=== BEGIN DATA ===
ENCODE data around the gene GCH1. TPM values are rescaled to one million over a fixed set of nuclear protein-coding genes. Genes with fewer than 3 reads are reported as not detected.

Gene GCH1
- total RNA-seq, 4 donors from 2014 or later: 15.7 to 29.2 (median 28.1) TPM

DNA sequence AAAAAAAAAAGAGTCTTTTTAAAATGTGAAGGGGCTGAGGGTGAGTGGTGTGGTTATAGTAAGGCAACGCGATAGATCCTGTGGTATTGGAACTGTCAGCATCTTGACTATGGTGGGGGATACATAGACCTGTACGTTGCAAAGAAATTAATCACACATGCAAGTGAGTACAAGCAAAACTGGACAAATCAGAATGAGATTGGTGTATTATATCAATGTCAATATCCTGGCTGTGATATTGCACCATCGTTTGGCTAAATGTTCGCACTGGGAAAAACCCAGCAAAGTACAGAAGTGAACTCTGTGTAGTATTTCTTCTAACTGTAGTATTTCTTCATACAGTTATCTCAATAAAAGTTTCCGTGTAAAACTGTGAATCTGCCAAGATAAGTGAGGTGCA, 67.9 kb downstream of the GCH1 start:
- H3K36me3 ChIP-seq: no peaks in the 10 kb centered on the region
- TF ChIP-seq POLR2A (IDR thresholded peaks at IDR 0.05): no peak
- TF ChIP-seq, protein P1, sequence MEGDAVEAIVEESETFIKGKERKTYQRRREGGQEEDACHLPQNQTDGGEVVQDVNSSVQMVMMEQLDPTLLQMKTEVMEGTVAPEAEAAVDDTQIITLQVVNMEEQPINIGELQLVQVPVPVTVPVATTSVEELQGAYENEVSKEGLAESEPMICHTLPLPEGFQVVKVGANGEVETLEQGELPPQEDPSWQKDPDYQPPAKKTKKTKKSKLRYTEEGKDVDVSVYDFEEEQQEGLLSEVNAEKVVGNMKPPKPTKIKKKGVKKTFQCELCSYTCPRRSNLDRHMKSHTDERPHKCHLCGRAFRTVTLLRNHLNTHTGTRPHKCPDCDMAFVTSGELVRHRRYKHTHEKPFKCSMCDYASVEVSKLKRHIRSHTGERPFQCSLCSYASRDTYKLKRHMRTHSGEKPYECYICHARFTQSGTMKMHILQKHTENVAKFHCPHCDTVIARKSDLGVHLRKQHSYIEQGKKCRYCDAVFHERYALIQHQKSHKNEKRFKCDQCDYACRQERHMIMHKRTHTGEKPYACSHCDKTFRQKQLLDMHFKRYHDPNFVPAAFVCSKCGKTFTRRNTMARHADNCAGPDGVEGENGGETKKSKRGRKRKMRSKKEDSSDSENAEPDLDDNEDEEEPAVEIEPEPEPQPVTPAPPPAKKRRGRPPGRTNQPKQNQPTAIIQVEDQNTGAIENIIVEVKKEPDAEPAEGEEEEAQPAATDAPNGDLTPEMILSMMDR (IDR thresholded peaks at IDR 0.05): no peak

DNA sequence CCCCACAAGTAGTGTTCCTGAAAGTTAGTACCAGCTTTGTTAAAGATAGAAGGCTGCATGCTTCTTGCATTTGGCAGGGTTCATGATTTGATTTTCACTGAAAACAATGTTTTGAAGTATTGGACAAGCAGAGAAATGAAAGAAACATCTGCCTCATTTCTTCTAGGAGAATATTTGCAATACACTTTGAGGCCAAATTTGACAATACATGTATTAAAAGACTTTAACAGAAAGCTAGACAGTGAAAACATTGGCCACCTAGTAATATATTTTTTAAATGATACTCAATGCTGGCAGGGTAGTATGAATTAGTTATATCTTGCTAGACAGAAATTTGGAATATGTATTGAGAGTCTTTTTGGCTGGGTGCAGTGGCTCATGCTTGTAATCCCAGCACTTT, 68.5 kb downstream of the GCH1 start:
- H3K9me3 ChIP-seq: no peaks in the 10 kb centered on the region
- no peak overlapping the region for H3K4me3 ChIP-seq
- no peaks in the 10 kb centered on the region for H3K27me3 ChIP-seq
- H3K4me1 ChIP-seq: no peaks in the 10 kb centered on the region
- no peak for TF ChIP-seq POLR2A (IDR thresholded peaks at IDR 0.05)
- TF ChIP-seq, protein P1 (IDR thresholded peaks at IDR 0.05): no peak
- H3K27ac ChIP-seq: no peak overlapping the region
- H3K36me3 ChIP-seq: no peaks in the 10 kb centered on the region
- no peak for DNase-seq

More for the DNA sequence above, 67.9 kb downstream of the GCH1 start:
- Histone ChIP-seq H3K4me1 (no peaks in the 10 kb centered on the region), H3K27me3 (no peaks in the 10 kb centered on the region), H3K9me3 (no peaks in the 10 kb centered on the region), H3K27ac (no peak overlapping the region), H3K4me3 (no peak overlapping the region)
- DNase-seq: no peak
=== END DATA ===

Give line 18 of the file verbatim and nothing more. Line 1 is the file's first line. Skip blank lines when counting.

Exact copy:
More for the DNA sequence above, 67.9 kb downstream of the GCH1 start: